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A rendering of Ocean Creek, a proposed 295-unit apartment complex and mixed-use development at Crouch Street and South Oceanside Boulevard. Courtesy rendering
A rendering of Ocean Creek mixed-use project. Courtesy rendering
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Ocean Creek developers try to ease residents’ traffic concerns

OCEANSIDE — Developers of a proposed apartment complex and mixed-use development are hoping to address residents’ traffic concerns by installing turn lanes and road connectors near the site’s location at the busy intersection of Crouch Street and Oceanside Boulevard.

According to developer JPI Companies, the project intends to install a left turn lane from Crouch to South Oceanside Boulevard, and connect a small segment of South Oceanside Boulevard at Crouch Street to the other segment of South Oceanside Boulevard near State Tree Drive.

The developer decided to make this change to its traffic plans after hearing from residents at a community engagement meeting in November of last year.

The nearly 13-acre, 49-foot tall, four-story Ocean Creek project would include 295 apartment units, ranging from 531-square foot studios to 1,301-square foot, three-bedroom units — the bulk of which would consist of one and two-bedroom apartments. An additional 3,000 square feet of commercial or retail space would be included as part of the project’s mixed-use development plans.

The project is identified as a Transit Priority Project (TPP) and is included in the city’s Housing Element and the Oceanside Boulevard Master Plan. SANDAG has identified the project site as a smart growth opportunity due to its location next to the Crouch Street Sprinter Station, which would reduce the need for vehicles.

Still, for nearby residents who frequently use the Crouch and Oceanside Boulevard intersection, they fear the development will only worsen traffic there.

“It’s one of the worst intersections in Oceanside,” said Nadine Scott, who lives in the nearby Loma Alta neighborhood.

Northbound Crouch Street intersects South Oceanside Boulevard to the left, then Skylark Drive to the right. The Sprinter train line also intersects Crouch Street just before reaching the intersection at Oceanside Boulevard.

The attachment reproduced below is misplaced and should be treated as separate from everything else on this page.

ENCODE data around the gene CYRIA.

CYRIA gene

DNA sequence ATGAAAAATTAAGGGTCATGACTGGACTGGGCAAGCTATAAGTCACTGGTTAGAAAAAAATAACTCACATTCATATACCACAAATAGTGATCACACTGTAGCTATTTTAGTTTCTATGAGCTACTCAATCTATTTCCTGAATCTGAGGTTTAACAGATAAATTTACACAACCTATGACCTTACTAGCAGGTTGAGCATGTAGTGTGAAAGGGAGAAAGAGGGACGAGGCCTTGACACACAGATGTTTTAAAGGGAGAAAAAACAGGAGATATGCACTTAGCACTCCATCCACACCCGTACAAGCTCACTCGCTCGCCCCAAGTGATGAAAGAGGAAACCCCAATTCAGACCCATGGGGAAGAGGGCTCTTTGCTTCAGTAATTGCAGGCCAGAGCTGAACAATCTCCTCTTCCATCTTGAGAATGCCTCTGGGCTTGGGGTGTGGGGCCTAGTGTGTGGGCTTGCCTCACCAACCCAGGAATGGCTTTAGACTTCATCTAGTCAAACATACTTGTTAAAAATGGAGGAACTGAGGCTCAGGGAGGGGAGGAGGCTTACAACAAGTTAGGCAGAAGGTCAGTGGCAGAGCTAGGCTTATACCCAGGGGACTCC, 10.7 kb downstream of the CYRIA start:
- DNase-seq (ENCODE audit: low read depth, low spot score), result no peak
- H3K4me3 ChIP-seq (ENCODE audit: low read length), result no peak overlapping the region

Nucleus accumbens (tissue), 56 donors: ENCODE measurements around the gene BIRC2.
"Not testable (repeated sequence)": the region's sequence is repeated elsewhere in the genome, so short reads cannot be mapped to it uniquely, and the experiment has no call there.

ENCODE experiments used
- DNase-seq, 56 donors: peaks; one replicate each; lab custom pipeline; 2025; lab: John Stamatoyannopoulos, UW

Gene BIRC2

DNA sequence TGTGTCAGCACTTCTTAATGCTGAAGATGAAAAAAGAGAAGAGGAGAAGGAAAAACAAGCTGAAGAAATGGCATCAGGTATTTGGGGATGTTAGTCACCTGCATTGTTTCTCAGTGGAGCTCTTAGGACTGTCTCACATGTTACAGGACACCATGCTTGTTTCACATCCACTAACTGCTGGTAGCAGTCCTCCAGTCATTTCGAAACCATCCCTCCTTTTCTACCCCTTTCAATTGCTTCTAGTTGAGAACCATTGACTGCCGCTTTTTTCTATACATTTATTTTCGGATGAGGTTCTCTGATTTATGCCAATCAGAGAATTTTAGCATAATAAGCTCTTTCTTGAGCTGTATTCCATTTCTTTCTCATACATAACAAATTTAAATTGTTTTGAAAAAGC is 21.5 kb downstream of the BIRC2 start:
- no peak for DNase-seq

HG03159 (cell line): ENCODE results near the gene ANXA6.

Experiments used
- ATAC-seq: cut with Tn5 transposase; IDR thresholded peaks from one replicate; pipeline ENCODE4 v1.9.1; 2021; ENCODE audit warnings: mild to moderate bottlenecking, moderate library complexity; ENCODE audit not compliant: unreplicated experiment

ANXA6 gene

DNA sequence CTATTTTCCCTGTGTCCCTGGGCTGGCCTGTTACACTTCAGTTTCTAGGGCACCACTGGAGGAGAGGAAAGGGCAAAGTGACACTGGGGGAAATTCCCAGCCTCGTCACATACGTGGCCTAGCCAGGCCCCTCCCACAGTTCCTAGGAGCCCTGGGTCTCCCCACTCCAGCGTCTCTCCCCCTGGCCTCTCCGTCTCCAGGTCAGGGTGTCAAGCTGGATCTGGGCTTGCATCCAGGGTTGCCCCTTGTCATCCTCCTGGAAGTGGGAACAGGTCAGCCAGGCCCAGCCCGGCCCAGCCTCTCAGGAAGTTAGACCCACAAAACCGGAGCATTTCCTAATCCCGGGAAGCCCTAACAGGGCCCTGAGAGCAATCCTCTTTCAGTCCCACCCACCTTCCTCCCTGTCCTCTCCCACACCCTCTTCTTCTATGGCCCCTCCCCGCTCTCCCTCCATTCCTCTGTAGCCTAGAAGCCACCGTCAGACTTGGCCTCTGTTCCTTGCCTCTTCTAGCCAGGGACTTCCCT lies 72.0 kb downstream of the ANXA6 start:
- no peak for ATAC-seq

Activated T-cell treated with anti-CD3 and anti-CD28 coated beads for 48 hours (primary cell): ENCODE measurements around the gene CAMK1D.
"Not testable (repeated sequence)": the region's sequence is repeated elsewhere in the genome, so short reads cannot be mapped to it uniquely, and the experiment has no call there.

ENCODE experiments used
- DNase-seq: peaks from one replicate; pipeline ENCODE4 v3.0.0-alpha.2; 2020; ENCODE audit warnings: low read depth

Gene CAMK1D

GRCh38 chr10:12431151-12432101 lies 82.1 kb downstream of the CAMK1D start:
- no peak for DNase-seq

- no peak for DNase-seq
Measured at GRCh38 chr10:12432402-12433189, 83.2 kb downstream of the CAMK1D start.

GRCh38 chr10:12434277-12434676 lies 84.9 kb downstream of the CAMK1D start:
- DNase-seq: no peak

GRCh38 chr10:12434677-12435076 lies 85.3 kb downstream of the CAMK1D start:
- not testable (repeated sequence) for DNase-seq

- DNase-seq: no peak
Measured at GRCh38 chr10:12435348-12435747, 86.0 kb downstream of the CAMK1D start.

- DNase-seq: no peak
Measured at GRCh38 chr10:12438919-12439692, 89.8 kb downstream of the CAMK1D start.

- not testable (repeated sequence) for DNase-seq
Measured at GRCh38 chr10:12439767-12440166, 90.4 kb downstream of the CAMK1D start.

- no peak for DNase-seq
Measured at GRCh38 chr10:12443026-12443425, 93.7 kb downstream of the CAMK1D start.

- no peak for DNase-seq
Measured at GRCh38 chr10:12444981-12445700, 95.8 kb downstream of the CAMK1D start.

The project is still in the review process. So far the developer has submitted materials three times to the city, the last of which was in the fall. The city returned comments in November on several items including the need for additional parking and traffic measures.

“Essentially, the city is waiting for the applicant to submit revised materials,” said Stefanie Cervantes, the city planner who is reviewing the Ocean Creek project.

Cervantes said the developers submitted a local transportation analysis that has not been approved yet. She noted that comments sent back to the developer included the need for more intersections and additional traffic counts during school start and dismissal times, which is something Scott and other nearby residents wanted to happen.

“The traffic analysis was done during the quarantine period for schools, so it didn’t measure school traffic at all,” Scott said. “The study must be redone now that students are back.”

Scott also said she would like to see the project connect the separated segments of South Oceanside Boulevard if approved.

William Morrison, development director of JPI, believes the connection of South Oceanside Boulevard, and the left turn lane on Crouch Street, will help ease traffic congestion as well as address some of the city’s concerns.

“We’re alleviating some of the issues in our traffic analysis because of the South Oceanside Boulevard connection,” Morrison said.

Morrison also noted his team is working with the city on affordable housing requirements and is leaning toward providing such units on-site rather than on a separate development. He added that the project would not be providing Section 8 housing.

Still, residents remain concerned about potential traffic and safety issues regarding the project. A website called is gathering signatures to demonstrate the residents’ opposition to both the Ocean Creek development and a smaller density bonus project on Whaley Street that is also currently being reviewed by the city.

CORRECTION: The article previously stated Nadine Scott lived in Fire Mountain. However, she clarified that she lives in the Loma Alta neighborhood, right next to Fire mountain and still in close proximity to the proposed development. 

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FMDave January 13, 2022 at 8:42 am

Considering Nadine Scott does not live in Fire Mountain as erroneously noted in this article, it would have been better to get quotes from an actual resident that may actually be affected by this development.

Jordan Ingram January 13, 2022 at 10:17 am

Nadine Scott clarified she lives in Loma Alta, a neighborhood next to Fire Mountain and still adjacent to the proposed development. The change has been made, however, Ms. Scott lives near the proposed site and her opinion is as valid as anyone in Fire Mountain. Thanks for your thoughts.

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